Americans are touring the Caribbean to escape Trump

A photo taken in Feb. 2019 of a police officer checking the identification documents of members of anti-capitalist group Wall Streets United outside of a Zara store in New York’s Times Square. (JIM WATSON/AFP/Getty…

Americans are touring the Caribbean to escape Trump

A photo taken in Feb. 2019 of a police officer checking the identification documents of members of anti-capitalist group Wall Streets United outside of a Zara store in New York’s Times Square. (JIM WATSON/AFP/Getty Images)

Amid the U.S. withdrawal from the Iran nuclear deal and a state of war in Syria, it is easy to forget that Americans are indeed still proud of their neighbors. In a recent study conducted by international tourism agency IATA, about 60 percent of the country’s hotels surveyed said that they welcomed American tourists in 2018, even though most Americans are still avoiding travel to war-torn countries such as Syria, Iraq, and Yemen. IATA surveyed 230 hotels that are located near America’s major tourist destinations. According to IATA, visitors are increasingly choosing the Caribbean as a prime vacation spot, despite recent political unrest in that region. The survey also found that tourists in the U.S. are up 8 percent on the year.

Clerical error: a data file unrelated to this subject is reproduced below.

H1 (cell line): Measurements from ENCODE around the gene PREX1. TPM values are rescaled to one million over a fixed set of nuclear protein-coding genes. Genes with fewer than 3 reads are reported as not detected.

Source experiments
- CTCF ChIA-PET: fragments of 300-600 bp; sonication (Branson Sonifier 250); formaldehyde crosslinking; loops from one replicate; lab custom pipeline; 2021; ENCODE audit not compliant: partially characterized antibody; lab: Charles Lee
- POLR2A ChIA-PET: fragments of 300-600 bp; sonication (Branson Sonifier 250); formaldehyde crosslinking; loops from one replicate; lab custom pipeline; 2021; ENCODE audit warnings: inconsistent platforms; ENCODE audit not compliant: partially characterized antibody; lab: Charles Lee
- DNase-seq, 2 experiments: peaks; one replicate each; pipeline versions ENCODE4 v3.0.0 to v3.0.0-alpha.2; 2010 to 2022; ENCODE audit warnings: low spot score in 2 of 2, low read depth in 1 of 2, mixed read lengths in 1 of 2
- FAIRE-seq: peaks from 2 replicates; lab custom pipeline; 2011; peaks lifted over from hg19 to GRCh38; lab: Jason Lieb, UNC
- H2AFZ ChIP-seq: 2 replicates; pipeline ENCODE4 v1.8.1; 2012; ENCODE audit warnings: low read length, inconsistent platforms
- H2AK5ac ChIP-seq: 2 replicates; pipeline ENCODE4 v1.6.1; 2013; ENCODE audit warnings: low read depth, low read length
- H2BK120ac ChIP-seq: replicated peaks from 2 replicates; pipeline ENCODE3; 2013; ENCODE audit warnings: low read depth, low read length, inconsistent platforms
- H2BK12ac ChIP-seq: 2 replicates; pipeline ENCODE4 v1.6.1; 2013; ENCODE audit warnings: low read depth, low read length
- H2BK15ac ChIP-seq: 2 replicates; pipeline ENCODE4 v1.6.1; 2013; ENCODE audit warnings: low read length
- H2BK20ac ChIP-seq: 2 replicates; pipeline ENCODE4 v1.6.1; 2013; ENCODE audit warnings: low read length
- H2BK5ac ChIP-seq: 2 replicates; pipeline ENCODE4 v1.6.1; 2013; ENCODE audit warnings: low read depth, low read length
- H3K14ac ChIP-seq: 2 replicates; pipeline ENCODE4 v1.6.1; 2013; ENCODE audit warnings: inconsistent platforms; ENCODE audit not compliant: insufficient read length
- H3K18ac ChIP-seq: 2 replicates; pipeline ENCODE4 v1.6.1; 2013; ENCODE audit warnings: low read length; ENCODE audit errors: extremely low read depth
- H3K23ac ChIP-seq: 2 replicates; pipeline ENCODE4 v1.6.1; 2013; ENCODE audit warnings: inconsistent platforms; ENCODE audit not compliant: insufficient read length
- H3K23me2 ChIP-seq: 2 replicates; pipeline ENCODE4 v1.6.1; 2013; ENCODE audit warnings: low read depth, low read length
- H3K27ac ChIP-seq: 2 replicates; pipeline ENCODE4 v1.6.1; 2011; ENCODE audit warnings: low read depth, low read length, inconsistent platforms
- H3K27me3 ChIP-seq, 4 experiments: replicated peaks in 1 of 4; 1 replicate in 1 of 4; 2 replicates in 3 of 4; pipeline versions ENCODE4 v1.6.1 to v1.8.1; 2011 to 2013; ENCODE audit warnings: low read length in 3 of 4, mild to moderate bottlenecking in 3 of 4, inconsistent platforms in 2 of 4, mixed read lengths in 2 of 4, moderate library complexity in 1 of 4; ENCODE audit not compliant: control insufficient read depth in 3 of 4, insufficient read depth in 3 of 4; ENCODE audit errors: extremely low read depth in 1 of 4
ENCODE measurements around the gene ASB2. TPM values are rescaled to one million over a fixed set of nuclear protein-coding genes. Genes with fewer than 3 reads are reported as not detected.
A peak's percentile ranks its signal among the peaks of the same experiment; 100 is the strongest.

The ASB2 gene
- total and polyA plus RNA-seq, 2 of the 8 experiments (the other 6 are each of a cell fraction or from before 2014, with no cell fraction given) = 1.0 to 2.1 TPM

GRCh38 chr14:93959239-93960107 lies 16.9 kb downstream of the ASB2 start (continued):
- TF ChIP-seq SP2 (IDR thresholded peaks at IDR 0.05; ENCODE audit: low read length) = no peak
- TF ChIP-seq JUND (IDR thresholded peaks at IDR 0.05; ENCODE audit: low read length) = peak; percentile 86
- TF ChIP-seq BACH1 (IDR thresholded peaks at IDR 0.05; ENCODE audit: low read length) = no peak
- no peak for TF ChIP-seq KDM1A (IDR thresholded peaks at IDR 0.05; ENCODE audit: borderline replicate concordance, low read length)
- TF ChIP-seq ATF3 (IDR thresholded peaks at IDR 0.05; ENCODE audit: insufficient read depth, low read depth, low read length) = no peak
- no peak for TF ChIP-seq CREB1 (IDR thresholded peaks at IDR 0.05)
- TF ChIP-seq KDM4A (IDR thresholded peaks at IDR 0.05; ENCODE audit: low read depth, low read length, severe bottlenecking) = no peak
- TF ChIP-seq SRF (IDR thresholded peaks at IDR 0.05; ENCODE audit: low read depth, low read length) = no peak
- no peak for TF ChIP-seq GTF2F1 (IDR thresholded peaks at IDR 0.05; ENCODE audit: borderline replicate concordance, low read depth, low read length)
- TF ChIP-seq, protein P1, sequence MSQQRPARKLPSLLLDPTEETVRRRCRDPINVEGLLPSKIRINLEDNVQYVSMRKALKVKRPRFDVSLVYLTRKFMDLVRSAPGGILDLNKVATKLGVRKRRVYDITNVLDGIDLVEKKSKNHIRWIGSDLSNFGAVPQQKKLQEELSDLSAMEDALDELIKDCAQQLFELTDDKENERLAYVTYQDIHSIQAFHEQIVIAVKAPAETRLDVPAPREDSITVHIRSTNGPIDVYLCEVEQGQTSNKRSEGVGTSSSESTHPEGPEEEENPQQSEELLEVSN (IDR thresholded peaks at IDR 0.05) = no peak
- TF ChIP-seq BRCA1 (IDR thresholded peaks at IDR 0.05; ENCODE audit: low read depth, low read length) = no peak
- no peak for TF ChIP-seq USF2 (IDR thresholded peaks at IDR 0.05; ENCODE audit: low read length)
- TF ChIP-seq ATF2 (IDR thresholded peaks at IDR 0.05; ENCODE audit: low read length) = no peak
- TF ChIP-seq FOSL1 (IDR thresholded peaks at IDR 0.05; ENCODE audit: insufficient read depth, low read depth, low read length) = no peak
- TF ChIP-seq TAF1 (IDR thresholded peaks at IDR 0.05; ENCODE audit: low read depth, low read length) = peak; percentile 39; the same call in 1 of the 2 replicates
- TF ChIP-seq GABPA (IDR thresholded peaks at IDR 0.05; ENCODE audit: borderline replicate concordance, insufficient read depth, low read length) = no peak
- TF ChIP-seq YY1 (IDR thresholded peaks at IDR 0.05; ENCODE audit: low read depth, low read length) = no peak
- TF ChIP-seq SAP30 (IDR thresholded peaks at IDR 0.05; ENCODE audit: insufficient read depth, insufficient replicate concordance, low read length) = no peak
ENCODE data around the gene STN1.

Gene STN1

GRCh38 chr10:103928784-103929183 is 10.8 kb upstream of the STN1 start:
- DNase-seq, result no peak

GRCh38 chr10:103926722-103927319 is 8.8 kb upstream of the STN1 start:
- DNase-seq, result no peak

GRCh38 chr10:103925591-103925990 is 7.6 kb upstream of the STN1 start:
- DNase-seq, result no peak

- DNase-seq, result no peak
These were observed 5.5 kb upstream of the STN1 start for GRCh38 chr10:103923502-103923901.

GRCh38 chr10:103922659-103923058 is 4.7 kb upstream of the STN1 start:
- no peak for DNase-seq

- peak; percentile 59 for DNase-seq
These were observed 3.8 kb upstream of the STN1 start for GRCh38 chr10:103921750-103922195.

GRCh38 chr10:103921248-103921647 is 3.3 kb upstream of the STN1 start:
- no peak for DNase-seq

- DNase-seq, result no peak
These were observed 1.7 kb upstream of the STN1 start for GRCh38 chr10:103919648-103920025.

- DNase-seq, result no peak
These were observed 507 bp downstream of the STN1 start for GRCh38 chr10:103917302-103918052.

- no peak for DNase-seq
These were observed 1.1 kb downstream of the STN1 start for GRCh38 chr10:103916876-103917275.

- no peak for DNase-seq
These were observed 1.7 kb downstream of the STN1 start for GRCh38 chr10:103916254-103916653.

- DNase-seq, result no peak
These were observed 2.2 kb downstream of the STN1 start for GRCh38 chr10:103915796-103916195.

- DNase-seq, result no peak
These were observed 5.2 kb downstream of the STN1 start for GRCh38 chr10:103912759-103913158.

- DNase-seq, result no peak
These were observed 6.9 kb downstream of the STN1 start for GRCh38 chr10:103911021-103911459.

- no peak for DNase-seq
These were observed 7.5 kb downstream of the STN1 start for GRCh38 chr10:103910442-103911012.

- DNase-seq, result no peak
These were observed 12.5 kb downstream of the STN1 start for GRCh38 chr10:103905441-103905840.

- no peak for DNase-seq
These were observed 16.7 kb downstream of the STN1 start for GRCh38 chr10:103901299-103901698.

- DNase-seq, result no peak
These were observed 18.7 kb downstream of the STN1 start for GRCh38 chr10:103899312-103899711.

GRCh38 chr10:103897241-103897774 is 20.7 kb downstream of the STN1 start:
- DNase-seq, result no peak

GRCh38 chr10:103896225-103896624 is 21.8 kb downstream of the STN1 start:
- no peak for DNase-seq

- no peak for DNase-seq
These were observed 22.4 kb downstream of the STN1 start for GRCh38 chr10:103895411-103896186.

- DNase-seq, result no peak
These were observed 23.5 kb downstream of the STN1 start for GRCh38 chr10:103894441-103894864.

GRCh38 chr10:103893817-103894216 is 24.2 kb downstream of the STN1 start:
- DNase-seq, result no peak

The growth is especially impressive considering many Americans used the travel bug as a way to cool off in the sweltering summer sun during President Donald Trump’s tenure, avoiding the sunny Caribbean islands where air conditioning units have been leaving the bars and cabanas largely empty. There’s one potential reason why Americans are returning to warmer climate destinations. In the months after Trump announced his withdrawal from the Iran nuclear deal in May, the No. 1 destination for American tourists was the island of Turks and Caicos, IATA found. That’s followed by the Caribbean islands of Antigua and Dominica.

At the time of his announcement, Trump threatened to sanction Turks and Caicos, which is the largest British overseas territory, saying that he would “target the Turks and Caicos Islands for loss of U.S. investment and jobs.” There have been numerous complaints about the Turks and Caicos’ allegedly corrupt government. Last year, President Trump continued his boasts about the better economic situation in the islands, saying: “My predecessor had such a poor record I wasn’t sure they were even Americans.” (His successor, President Trump, has also claimed that he was “very strong on terrorists.”)

Earlier this month, U.S. Special Representative for Iran Brian Hook announced that after Iranian political prisoners are freed, they’ll be escorted to the airport by U.S. military personnel, followed by a ceremony on the island of Vieques, which was once the United States military base where US Marines fired nuclear shells at their enemies. The U.S. is apparently hoping that this display of bravado will restore respect for the United States abroad and appeal to foreign investors.

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